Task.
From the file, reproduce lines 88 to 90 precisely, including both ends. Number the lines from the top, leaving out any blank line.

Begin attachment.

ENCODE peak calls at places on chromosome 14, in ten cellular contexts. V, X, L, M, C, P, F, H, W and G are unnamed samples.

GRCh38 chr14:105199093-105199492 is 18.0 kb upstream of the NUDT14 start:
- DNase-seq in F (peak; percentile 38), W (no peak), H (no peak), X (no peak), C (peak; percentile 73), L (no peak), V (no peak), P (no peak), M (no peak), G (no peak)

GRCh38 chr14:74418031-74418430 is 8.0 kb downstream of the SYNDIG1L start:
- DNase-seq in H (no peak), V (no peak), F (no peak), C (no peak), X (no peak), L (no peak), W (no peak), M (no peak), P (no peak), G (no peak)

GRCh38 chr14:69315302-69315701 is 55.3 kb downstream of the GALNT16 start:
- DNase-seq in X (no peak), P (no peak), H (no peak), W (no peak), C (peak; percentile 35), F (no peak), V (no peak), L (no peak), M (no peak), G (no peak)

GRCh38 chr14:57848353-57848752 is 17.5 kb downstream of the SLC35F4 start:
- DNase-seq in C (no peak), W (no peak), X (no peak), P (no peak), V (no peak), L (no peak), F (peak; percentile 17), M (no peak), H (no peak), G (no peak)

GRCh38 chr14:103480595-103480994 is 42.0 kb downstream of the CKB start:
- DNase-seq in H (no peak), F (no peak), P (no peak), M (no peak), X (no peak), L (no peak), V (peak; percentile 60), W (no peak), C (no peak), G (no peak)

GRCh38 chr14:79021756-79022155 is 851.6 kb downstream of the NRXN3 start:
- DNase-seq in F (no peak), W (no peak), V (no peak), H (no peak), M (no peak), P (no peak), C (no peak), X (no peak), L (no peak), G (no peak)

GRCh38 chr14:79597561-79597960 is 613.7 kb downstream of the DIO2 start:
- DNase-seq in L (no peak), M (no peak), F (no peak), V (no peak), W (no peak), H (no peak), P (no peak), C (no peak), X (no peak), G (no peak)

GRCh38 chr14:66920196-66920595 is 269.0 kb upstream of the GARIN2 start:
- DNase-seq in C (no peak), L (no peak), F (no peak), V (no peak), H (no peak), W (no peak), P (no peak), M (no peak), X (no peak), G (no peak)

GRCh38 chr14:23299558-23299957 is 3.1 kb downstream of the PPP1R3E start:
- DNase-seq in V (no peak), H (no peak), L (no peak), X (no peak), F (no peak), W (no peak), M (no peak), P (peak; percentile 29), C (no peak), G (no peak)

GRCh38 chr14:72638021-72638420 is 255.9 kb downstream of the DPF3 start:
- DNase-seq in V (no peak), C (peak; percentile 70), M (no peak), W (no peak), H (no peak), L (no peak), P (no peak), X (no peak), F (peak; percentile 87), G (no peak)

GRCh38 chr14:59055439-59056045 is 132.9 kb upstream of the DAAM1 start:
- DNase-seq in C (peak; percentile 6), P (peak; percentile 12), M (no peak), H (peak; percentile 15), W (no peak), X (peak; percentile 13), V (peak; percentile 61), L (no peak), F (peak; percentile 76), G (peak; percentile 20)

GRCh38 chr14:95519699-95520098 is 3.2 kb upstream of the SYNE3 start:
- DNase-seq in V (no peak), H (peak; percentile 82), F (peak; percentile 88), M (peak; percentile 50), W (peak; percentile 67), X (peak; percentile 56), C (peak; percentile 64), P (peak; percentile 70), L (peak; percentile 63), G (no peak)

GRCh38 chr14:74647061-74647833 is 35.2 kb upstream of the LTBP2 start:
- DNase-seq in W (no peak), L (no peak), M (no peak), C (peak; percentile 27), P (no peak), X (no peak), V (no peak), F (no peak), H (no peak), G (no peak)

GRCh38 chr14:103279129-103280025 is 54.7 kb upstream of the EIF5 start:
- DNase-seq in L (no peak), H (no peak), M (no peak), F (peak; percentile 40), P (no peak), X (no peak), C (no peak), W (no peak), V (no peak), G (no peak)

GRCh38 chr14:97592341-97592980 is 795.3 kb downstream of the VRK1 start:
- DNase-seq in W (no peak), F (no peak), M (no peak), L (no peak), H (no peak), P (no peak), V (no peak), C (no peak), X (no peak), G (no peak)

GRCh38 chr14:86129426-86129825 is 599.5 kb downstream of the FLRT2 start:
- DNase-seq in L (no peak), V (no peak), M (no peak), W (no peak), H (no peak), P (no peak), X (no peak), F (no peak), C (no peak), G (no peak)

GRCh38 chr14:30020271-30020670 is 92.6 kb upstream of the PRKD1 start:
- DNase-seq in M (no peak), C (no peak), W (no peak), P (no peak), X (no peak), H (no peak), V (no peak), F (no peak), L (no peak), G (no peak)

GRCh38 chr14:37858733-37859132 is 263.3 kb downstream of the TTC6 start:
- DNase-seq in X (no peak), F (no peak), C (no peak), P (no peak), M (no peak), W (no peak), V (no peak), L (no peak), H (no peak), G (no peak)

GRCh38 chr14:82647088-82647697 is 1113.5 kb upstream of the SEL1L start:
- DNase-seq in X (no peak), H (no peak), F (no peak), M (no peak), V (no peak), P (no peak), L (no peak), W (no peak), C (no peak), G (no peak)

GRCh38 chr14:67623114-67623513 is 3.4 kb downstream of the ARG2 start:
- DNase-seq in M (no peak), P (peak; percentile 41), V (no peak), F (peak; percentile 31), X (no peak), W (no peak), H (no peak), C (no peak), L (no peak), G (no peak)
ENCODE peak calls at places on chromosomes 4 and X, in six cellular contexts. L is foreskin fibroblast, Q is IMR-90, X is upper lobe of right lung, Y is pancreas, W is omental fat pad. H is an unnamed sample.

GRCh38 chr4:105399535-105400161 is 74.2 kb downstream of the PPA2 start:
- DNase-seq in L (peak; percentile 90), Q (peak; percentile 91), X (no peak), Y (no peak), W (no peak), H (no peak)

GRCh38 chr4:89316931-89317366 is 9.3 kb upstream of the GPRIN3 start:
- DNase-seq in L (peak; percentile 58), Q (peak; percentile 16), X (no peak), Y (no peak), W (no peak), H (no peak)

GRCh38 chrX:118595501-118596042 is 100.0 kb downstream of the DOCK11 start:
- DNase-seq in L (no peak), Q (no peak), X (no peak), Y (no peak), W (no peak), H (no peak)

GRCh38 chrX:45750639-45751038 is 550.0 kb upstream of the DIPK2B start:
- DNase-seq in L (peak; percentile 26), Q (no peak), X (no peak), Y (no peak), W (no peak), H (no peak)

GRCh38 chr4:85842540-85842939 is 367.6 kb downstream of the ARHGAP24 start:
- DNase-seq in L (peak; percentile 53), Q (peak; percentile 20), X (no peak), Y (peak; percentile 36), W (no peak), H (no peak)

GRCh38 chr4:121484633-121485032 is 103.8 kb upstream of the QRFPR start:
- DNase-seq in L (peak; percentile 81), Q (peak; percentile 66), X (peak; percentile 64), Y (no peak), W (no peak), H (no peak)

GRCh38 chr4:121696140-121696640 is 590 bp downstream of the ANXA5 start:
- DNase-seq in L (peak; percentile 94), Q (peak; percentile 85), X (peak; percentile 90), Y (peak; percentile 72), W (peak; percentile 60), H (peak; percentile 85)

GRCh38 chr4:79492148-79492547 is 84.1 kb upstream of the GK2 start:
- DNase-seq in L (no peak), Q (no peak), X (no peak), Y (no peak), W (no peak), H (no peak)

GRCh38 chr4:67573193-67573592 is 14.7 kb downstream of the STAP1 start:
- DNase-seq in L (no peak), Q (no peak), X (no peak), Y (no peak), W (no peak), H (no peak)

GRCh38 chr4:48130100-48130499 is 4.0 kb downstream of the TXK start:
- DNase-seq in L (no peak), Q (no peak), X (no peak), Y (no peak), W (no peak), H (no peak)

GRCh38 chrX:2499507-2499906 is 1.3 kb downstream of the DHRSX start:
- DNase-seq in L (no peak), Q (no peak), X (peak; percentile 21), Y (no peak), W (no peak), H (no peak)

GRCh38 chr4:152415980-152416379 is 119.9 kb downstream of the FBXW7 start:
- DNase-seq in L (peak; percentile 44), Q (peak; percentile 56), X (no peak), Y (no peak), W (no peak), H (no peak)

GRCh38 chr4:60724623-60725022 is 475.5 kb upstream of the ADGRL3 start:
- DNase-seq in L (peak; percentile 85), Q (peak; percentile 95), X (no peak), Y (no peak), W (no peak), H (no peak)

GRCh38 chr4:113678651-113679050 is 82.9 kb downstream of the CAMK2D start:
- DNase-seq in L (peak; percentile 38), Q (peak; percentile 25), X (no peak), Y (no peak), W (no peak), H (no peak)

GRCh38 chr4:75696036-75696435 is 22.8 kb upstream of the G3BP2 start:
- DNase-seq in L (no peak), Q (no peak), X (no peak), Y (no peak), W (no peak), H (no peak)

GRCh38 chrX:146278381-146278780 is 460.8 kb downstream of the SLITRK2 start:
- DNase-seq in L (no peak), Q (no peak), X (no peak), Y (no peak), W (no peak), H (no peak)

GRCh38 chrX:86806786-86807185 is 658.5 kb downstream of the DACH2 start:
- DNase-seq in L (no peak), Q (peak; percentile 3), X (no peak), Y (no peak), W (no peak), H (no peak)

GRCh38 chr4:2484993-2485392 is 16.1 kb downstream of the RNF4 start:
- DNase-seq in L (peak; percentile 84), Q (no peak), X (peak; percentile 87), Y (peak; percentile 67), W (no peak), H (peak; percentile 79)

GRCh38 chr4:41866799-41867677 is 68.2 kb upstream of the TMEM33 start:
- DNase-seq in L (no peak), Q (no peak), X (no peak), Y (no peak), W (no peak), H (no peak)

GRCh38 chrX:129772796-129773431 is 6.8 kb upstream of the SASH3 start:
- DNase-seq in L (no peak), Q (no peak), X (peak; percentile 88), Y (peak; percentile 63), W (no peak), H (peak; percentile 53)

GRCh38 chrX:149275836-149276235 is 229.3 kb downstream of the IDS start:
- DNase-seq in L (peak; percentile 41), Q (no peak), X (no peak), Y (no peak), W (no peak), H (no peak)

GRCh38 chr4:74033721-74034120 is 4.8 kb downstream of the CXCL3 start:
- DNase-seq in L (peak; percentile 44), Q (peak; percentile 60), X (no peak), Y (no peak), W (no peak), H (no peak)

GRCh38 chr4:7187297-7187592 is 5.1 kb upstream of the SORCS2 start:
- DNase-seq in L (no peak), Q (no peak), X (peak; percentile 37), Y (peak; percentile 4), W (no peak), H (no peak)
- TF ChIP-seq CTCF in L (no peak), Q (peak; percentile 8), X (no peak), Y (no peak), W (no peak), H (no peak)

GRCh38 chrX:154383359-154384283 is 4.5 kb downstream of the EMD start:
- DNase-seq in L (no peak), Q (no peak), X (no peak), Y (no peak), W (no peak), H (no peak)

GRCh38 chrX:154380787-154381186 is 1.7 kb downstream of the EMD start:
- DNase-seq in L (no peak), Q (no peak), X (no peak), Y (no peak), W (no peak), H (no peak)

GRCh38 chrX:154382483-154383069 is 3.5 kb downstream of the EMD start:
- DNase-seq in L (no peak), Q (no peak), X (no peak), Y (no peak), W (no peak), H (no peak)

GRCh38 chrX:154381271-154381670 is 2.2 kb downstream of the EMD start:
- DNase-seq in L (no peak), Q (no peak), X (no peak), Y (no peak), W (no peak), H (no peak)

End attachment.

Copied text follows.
- DNase-seq in L (no peak), Q (no peak), X (peak; percentile 37), Y (peak; percentile 4), W (no peak), H (no peak)
- TF ChIP-seq CTCF in L (no peak), Q (peak; percentile 8), X (no peak), Y (no peak), W (no peak), H (no peak)

GRCh38 chrX:154383359-154384283 is 4.5 kb downstream of the EMD start: